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Secret Behind the Thrill: Water Systems Managing the Worlds Most Popular Water Rides

  • 2 min read

Splash Mountain: Walt Disney World (Florida, USA)

Screen Shot 2019-07-03 at 10.55.55

Opening in 1992 Splash Mountain is one of Disney World's largest log flume rides, consisting of frequent dips and finishing with a 5-story, 45-degree final drop. The Audio-Animatronics and catchy theme tunes mask the four main water pumps that pump over 20,000 gallons of water per minute.

With an average duration of 11 minutes and reaching speeds up to 40mph, Splash Mountain can withstand up to 1500 riders per hour. The ride includes 950,000 gallons of water on average and is connected to an external reservoir which stores 475,000 gallons of water as a backup. Levels are monitored carefully and depending on the season levels of water vary. In the colder seasons water levels are drastically lower, reducing the amount of splash guests endure.

Congo River Rapids: Alton Towers (Staffordshire, UK)


Merlin Entertainments run the rapid rides across the United Kingdom. They are held in attractions such as Legoland, Thorpe Park and Alton Towers. Top attraction Alton Towers is home to the "Congo Rapids" first opening in 1986. The rapids use a main pumping system that circulates over 50,000 litres of water from the lowest gradient to the high point of the ride. Guests experience high water pressure and flow which deliver a thrilling experience. The fast application of the pumps ensures the ride is ready for action to serve up to 1800 riders per hour in only 15 minutes.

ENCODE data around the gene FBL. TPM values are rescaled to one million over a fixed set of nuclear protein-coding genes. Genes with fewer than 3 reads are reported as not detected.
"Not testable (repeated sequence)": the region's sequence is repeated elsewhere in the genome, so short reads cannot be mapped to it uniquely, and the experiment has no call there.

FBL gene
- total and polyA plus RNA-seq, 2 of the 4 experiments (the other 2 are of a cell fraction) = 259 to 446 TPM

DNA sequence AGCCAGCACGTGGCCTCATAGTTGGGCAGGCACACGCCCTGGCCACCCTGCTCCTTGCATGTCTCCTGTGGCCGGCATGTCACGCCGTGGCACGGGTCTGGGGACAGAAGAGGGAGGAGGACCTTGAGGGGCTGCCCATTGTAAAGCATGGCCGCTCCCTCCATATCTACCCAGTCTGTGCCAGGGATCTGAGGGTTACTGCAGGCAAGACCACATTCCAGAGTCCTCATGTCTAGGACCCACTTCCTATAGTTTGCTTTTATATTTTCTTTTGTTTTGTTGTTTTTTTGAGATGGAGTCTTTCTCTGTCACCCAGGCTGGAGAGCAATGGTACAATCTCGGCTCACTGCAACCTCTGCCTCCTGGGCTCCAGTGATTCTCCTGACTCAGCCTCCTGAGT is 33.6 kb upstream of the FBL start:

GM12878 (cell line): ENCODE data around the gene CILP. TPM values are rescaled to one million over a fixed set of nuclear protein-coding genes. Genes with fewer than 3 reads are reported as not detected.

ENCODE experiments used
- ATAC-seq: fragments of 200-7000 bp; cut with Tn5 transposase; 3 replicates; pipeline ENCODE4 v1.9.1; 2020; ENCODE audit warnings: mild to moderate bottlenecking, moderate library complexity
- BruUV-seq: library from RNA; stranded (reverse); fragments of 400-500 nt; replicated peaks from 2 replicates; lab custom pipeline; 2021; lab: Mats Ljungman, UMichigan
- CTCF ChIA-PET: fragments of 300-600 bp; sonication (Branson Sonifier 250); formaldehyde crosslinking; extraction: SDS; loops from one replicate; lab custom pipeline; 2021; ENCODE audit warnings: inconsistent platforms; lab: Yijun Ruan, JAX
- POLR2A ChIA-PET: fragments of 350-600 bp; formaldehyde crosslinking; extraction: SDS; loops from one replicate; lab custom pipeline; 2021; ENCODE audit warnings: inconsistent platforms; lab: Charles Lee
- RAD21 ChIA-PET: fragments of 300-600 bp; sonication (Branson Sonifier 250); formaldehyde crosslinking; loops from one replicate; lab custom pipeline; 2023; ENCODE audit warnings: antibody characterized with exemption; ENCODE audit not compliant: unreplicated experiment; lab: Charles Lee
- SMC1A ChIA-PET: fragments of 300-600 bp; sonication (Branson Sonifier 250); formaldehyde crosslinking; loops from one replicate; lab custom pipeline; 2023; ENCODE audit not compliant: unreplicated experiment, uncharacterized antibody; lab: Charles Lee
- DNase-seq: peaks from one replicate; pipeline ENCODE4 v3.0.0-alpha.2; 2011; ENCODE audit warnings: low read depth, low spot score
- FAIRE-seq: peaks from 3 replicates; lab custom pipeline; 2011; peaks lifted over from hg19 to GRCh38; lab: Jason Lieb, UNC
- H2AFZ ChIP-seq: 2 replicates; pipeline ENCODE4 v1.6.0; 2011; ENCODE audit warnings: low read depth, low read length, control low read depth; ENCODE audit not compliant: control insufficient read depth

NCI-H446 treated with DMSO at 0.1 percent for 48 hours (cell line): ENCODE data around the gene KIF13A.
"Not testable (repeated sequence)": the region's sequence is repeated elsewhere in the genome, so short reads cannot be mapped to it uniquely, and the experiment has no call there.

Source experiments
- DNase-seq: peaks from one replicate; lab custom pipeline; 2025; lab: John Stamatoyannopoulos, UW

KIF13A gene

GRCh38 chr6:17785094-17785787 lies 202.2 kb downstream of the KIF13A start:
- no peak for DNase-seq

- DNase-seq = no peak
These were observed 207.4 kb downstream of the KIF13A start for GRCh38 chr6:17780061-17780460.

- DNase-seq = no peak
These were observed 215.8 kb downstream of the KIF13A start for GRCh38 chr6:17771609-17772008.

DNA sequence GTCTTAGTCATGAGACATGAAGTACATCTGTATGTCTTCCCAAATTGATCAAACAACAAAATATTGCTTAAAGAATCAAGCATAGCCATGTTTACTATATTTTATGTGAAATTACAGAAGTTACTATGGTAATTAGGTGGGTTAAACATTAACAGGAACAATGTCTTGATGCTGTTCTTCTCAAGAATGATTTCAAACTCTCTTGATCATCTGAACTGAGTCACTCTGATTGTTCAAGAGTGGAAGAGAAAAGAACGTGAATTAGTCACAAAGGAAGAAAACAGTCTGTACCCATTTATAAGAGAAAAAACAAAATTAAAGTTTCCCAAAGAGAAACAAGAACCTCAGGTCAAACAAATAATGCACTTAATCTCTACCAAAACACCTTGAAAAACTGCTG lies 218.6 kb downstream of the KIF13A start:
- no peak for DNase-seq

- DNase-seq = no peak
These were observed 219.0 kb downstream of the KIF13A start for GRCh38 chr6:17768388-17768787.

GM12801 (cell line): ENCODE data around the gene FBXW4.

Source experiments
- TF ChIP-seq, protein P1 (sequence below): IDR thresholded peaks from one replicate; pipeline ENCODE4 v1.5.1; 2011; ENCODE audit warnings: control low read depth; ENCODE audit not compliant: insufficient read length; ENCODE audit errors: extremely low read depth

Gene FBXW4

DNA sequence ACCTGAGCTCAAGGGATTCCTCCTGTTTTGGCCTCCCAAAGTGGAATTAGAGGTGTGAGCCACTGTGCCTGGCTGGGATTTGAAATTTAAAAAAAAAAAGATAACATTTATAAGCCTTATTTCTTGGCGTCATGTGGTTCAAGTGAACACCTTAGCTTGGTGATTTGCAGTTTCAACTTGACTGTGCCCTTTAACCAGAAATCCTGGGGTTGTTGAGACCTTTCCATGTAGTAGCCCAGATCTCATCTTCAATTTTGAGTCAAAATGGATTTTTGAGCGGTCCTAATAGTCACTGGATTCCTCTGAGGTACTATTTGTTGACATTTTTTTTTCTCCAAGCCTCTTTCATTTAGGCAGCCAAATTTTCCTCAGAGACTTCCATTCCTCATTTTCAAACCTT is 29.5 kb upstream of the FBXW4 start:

Jurassic Park: Universal Studios (California, USA) 


Originally opening in 1996 by Steven Spielberg himself, the emphasis placed on ensuring each detail was thoroughly evaluated and planned to ensure the theming of the film was incorporated throughout the ride. The construction itself took around six years and cost $110 million dollars to build almost double the production costs of the movie. The investment into the ride has not disappointed with waterfalls, steep drops and a staggering 84-foot plunge accompanied with visuals and sound effects. The ride takes you away from reality and into a water adventure through the gates of Jurassic Park. 

The ride uses over $10,000 worth of water pumps to push rafts up the steep gradient before they encounter the final steep drop, plunging into a river filled with 1.5 million gallons of recycled water, ensuring every rider experiences a pretty good soaking!

Since recently closing in September 2019 the excitement for the rides relaunch brings newly themed environments and breathes new life into dimensional animatronic dinosaurs. There is yet to be a release day but it so set to be summer 2019.  


Original article courtesy of Anchor Pumps Ltd


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